Heart Blood Pump Chamber Atrium Ventricle

The human heart is a muscular pump. It is the second most important organ in the body, second only to the brain since the brain has a command centre for controlling the heart as well. It pumps about 75 times per minute for a healthy adult. The heart rate tends to be lower in athletes than in the average adult since the hearts of athletes is able to pump blood more efficiently requiring less number of pumps per minute to deliver sufficient nutrients to the whole body.

The heart consists of four chambers, two atria and two ventricles. The ventricles are at the bottom and the atria are at the top. The walls of the atria tends to be thinner than the ventricles since the atria has to pump at a lower pressure than the ventricles. The left ventricles has the thickest walls since it has the biggest burden of pumping blood to the whole body except the lungs.

The blood first enters at right atrium. The right atrial pressure generally tends to be low so that the blood can easily flow from the vena cava and into the right atrium. Having a high right atrial pressure is a sign of heart failure and can lead to systemic oedema. As the right atrium fills up with blood, the pressure of the right atrium will increase and this will open up the atrioventricular valve between the right atrium and ventricle and push blood down through this gap and into the ventricle. The first 2/3 of the blood volume will flow through passively and the last third will be pumped into the ventricle by the atrium.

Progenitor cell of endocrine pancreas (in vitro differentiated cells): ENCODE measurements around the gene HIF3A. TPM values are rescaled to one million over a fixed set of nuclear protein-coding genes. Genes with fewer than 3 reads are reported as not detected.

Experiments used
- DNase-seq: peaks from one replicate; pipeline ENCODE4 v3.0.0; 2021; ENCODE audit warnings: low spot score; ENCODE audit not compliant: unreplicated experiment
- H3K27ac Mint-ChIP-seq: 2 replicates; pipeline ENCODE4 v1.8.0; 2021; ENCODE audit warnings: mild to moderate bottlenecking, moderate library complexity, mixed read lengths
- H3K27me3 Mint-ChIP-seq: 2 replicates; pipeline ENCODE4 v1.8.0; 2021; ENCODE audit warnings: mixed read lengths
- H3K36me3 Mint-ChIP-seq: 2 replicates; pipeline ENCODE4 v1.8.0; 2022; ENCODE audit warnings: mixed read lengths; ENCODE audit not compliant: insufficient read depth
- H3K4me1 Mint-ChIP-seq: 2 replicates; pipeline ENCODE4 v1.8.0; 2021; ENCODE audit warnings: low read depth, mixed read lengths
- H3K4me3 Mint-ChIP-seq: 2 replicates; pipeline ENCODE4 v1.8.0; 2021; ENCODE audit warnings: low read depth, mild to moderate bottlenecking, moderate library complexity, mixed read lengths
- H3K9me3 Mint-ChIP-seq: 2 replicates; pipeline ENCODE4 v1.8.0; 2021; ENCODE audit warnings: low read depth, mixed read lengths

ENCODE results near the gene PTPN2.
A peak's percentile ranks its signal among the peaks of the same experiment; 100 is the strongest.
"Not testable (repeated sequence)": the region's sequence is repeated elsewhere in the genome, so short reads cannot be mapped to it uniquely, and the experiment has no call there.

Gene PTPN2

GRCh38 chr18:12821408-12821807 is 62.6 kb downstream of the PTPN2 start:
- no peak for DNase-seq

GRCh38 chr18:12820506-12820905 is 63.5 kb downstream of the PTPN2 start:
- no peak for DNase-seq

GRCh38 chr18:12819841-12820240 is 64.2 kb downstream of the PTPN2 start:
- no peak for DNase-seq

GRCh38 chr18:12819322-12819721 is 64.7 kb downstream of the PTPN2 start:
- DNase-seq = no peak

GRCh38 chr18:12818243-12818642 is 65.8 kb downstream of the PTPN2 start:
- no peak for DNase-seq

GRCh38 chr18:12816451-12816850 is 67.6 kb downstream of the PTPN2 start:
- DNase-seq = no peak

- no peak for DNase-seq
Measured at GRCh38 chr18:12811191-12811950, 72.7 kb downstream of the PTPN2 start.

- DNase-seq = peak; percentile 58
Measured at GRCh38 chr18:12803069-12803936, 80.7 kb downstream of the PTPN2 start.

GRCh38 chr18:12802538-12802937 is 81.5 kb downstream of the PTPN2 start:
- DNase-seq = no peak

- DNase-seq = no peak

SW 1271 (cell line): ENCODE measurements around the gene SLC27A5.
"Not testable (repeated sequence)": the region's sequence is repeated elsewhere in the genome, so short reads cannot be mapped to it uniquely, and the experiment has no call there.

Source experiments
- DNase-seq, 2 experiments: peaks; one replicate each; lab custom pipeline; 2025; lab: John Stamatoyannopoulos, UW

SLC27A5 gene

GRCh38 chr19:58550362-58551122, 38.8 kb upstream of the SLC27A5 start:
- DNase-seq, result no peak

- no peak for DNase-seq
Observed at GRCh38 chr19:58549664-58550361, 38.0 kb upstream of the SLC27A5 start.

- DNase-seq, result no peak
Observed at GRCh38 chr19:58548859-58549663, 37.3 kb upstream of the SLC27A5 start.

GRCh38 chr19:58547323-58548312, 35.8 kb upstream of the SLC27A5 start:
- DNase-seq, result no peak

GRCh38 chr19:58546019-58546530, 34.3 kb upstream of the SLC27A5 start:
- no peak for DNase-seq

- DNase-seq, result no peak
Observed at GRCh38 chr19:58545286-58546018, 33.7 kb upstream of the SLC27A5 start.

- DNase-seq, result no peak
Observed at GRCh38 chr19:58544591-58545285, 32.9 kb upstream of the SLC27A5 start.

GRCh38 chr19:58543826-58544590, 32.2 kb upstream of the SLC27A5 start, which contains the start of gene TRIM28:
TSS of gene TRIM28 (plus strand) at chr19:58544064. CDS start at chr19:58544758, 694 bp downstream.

The left ventricle will then pump the blood into the pulmonary circulation. The blood will return to the left atrium which will then pump it into the left ventricle which will pump to the systemic circulation. The two atria pumps together at the same time. There is also a valve between the left atria and the left ventricle which will open when the pressure in the left atrium has increased. There are semi lunar valves at the aorta and the pulmonary artery to prevent the backflow of blood back into the heart.

The heart sounds consists of a lub and a dub. The lub sounds occurs when the atria contract and the dub sounds occurs when the ventricle contracts. The heart sounds is due to the vibration of the blood on the heart walls when the valves open.

The contraction of the chambers of the heart is by electrical impulses that are generated at the SA node (pacemaker). It will depolarise the atrial muscle fibres and then pass into the ventricular purkinje fibres through the AV node and bundle of His. The Av nodal delay ensures that the atria is able to carry out its function as the primer pump.